'Reckless' Production, Inadequate Clawback Agreement Result In Waiver Of Privilege

Author:K&L Gates
Profession:K&L Gates

Irth Sols. LLC v. Windstream Commc'ns LLC, No. 2:16-CV-219, 2017 WL 3276021 (S.D. Ohio Aug. 2, 2017)

In this case, despite the existence of a clawback agreement (not an order) indicating that "[i]nadvertent production of privileged documents does not operate as a waiver of that privilege," the court found that privilege was waived by the inadvertent but "completely reckless" production of privileged materials ... twice. In so concluding, the court rejected the notion that a clawback agreement always protects against waiver, regardless of its terms, and instead indicated its support for courts that have precluded protection from a clawback agreement when the disclosure was "completely reckless" and for a framework that allows a court to rely on Fed. R. Evid. 502(b) when a clawback agreement fails to provide sufficiently concrete terms.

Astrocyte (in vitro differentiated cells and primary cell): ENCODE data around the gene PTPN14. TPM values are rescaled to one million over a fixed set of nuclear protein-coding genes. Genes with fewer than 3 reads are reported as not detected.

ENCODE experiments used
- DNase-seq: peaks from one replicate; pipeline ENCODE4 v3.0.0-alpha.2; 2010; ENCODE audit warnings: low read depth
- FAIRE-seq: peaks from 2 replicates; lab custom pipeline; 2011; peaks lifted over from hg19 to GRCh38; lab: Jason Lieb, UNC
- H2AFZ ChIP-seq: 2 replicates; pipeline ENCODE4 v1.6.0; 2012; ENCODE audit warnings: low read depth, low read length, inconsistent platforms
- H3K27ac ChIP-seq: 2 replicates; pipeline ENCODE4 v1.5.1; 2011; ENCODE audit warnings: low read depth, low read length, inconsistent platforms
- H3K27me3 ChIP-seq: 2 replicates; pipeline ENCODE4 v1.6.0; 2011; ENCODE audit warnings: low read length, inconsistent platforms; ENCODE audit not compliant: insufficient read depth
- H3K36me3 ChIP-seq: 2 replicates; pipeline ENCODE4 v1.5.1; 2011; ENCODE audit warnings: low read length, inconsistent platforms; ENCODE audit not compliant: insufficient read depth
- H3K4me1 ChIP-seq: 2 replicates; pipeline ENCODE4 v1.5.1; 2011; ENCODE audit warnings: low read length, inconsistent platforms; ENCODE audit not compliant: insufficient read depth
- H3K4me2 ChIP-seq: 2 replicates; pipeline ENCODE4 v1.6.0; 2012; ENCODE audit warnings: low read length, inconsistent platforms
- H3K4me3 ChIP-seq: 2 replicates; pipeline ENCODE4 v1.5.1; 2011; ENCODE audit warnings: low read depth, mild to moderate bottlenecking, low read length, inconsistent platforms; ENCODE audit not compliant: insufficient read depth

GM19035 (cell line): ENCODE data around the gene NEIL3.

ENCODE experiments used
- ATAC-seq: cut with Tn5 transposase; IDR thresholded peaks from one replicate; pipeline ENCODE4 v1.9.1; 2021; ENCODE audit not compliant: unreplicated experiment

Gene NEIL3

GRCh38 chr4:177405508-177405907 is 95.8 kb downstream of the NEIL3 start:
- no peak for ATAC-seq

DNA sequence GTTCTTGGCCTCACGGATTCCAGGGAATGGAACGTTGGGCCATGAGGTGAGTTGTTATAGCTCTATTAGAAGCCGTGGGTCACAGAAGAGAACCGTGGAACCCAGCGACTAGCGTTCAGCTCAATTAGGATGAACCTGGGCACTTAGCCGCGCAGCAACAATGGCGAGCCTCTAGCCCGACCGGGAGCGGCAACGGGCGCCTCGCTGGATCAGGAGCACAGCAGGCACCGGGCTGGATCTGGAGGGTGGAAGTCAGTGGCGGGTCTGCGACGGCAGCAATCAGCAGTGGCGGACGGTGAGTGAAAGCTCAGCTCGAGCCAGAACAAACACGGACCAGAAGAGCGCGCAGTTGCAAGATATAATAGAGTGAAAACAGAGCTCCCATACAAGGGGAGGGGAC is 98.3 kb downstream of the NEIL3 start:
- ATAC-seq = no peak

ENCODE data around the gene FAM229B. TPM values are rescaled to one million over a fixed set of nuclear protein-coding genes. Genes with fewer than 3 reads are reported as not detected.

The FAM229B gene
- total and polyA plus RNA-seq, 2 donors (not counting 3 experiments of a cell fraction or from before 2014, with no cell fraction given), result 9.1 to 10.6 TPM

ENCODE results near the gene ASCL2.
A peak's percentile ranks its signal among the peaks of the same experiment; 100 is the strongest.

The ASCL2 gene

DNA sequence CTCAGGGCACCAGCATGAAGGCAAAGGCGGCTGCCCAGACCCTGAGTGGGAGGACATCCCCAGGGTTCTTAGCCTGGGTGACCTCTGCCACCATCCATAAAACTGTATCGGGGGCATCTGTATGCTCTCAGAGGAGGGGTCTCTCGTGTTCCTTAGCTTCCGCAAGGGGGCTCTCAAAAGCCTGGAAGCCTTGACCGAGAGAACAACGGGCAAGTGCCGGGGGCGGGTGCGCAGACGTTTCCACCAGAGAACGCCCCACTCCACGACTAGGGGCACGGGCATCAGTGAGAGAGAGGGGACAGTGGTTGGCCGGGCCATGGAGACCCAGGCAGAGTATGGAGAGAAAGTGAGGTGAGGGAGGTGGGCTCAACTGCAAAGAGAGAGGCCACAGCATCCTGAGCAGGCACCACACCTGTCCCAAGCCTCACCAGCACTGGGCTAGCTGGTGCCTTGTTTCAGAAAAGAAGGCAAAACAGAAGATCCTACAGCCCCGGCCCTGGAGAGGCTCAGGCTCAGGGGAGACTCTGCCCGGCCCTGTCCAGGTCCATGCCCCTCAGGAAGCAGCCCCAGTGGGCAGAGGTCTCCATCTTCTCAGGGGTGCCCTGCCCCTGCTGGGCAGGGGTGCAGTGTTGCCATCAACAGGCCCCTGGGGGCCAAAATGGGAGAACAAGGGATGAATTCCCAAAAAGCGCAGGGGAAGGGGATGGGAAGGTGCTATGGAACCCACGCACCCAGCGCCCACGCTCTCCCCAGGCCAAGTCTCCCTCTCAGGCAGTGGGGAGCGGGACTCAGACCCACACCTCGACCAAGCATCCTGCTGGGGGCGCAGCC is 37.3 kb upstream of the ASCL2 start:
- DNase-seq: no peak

The parties in this case "agreed that a formal court order under Fed. R. Evid. 502(d) was not necessary based on the scale of the case" but nonetheless entered into a short clawback agreement, which included a provision that "[i]nadvertent production of privileged documents does not operate as a waiver of that privilege."

Despite defense counsel's assertion that the documents were subjected to two levels of attorney review prior to production, Defendant made a late production of 2200 hundred pages which inadvertently included 43 privileged documents totaling 146 pages. 12 days later, while preparing a privilege log, defense counsel realized the mistake and immediately sought to claw the documents back. Plaintiff's counsel challenged the request and disputed the inadvertence of the production, among other things.

At the hearing on the issue, the court noted that many of the documents contained clear indicia of possible privilege (e.g., 14 of the 43 documents contained the word "legal" and several identified a previously unknown attorney as such, including by way of her signature block: "Counsel to Director of Government Contract Compliance").  Nonetheless, defense counsel reaffirmed that the documents had been reviewed for privilege.

Unfortunately, "even as the dispute ensued," Defendant produced the at-issue privileged documents a second time. In that instance, defense counsel claimed the production was the result of an attempt to re-produce the prior set in a searchable form and that a mistake by her litigation support team resulted in the re-production of the privileged materials, despite her efforts to ensure they...

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